Back with Cal Tjader he recorded the influential Soul Sauce album and in the late 60s he was the first to add Latin percussion to a rock track, Johnny Mandel’s Cristo Redentor. In 1972 he joined Santana at the height of their most creative period and stayed with the band for nearly 20 years. Peraza was widely regarded as probably the greatest bongocero ever. In 2006 – and at the age of 82 – he returned to performance with Santana, appearing over three nights at the Montreux Jazz Festival. What a life in music!
- Phronesis – Herne Hill from Life To Everything
- Phronesis – Dr. Black from Life To Everything
- Snarky Puppy with Magda Gianikou – Amour T’es La? From Family Dinner Volume One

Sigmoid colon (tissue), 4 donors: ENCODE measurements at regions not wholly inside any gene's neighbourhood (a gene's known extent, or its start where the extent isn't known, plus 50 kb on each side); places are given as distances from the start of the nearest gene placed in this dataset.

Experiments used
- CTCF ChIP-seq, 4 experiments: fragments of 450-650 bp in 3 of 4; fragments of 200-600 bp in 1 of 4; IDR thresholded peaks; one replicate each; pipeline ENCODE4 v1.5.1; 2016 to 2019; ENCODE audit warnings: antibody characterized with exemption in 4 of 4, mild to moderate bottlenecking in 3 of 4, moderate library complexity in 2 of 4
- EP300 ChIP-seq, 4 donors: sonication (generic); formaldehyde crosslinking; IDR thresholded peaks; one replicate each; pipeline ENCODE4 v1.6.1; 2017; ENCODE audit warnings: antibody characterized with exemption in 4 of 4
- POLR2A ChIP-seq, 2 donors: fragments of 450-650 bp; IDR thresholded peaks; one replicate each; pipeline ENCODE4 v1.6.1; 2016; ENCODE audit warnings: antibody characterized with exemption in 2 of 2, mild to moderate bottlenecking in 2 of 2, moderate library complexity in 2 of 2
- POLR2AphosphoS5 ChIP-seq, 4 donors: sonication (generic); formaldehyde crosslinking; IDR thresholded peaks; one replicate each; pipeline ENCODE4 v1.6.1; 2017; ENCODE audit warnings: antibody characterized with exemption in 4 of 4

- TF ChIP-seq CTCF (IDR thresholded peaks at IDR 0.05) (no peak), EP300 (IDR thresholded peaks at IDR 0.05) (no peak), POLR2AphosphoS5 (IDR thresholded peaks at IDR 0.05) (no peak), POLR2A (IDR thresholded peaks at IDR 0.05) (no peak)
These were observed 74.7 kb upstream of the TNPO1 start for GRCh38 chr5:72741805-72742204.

- Mike Westbrook – Metropolis Part IX from Metropolis
- Zara McFarlane feat. Leron Thomas – Angie La La from If You Knew Her
- E.S.T. – Elevation Of Love from Seven Days Of Falling
- Cal Tjader – Shoshana from Gozame! Pero Ya
- Elements Of Life – This Is Us (Roots Mix) from Eclipse
- Airto Moreira – Flora’s Song from The Best of Airto
Video this week comes from CJ favourites Go Go Penguin (the promo video for the track Hopopono) and – of course – Armando Peraza, here playing a version of Coltrane’s Spiritual with Carlos Santana, Wayne Shorter and Patrice Rushen live at Montreux in 1988:
The show this week returned to some artists I have been playing over the last few weeks – but there were also one or two surprises. Click the Mixcloud tab here on the site to listen to the show. Look right alongside the playllst on your computer. If you’re accessing the site from your phone, scroll right down.
I make no apologies for playing more from the excellent Shez Rajah Collective recorded live at The Pizza Express Jazz Club. Shez Rajah plays a tough electric bass and the tune FNUK also features one of the UK’s foremost jazz crowd-pleasers, Gilad Atzmon, on tenor saxophone.